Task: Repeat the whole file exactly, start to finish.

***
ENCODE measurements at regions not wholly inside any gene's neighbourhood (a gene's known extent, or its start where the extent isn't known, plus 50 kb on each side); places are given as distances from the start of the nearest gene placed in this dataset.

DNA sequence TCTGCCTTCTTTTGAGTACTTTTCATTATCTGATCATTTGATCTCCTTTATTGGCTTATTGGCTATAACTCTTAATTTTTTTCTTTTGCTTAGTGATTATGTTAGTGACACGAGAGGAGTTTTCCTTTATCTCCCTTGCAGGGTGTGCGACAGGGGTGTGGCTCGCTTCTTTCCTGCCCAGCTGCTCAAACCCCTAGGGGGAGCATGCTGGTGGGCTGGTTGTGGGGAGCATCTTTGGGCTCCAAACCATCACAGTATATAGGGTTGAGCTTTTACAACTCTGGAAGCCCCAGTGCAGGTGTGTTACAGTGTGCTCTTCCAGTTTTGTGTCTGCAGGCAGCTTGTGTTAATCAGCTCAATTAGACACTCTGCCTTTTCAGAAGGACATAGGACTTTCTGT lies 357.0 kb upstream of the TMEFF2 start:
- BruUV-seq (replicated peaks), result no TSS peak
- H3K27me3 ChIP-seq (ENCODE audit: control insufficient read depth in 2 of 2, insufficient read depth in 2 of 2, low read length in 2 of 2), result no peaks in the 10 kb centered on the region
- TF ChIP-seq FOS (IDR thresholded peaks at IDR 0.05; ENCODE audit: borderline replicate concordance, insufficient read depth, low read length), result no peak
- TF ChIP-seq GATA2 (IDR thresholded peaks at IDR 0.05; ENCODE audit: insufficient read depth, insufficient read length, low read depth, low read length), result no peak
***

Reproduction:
ENCODE measurements at regions not wholly inside any gene's neighbourhood (a gene's known extent, or its start where the extent isn't known, plus 50 kb on each side); places are given as distances from the start of the nearest gene placed in this dataset.

DNA sequence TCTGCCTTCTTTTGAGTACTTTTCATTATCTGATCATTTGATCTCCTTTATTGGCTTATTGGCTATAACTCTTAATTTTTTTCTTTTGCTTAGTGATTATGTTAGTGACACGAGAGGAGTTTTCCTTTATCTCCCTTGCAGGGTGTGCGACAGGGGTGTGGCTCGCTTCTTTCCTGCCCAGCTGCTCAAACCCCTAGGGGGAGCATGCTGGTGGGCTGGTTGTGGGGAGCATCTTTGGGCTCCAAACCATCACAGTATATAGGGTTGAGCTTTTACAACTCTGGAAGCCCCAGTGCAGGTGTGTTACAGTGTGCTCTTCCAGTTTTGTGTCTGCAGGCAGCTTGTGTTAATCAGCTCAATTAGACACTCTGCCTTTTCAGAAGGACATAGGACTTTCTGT lies 357.0 kb upstream of the TMEFF2 start:
- BruUV-seq (replicated peaks), result no TSS peak
- H3K27me3 ChIP-seq (ENCODE audit: control insufficient read depth in 2 of 2, insufficient read depth in 2 of 2, low read length in 2 of 2), result no peaks in the 10 kb centered on the region
- TF ChIP-seq FOS (IDR thresholded peaks at IDR 0.05; ENCODE audit: borderline replicate concordance, insufficient read depth, low read length), result no peak
- TF ChIP-seq GATA2 (IDR thresholded peaks at IDR 0.05; ENCODE audit: insufficient read depth, insufficient read length, low read depth, low read length), result no peak